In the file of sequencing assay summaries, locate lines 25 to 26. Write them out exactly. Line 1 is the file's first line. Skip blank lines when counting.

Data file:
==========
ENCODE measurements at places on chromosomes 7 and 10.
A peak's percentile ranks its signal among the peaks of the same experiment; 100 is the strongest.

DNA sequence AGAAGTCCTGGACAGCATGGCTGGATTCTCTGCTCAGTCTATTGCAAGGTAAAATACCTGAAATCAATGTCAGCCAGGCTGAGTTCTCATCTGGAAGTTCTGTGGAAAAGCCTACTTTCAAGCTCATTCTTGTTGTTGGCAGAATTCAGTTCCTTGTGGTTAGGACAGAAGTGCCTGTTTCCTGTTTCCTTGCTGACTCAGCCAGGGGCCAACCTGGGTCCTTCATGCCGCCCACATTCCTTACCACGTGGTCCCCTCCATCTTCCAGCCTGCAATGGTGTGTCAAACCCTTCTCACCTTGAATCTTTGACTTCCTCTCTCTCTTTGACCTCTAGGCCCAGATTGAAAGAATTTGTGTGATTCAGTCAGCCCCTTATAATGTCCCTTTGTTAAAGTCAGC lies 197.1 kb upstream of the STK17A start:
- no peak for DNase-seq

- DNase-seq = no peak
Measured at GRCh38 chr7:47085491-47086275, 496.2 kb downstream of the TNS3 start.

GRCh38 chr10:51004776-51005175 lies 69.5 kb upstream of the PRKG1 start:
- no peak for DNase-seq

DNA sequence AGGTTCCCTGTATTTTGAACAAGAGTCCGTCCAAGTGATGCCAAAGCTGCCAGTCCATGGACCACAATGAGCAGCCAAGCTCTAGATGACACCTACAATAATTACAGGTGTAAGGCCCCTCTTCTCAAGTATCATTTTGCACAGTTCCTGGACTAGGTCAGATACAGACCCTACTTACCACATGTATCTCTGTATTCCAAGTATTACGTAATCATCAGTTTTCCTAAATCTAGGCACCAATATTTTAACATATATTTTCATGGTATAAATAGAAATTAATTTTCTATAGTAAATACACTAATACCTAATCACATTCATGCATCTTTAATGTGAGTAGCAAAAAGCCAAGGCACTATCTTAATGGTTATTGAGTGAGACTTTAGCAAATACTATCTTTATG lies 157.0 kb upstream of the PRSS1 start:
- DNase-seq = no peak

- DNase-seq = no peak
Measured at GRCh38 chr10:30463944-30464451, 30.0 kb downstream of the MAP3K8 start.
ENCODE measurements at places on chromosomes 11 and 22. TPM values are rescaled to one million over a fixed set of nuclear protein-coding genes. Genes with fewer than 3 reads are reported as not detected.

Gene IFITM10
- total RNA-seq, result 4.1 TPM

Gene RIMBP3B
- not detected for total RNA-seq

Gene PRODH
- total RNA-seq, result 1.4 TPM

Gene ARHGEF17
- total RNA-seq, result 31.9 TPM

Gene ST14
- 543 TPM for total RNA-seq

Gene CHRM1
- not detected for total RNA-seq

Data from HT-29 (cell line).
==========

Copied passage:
- not detected for total RNA-seq

Data from HT-29 (cell line).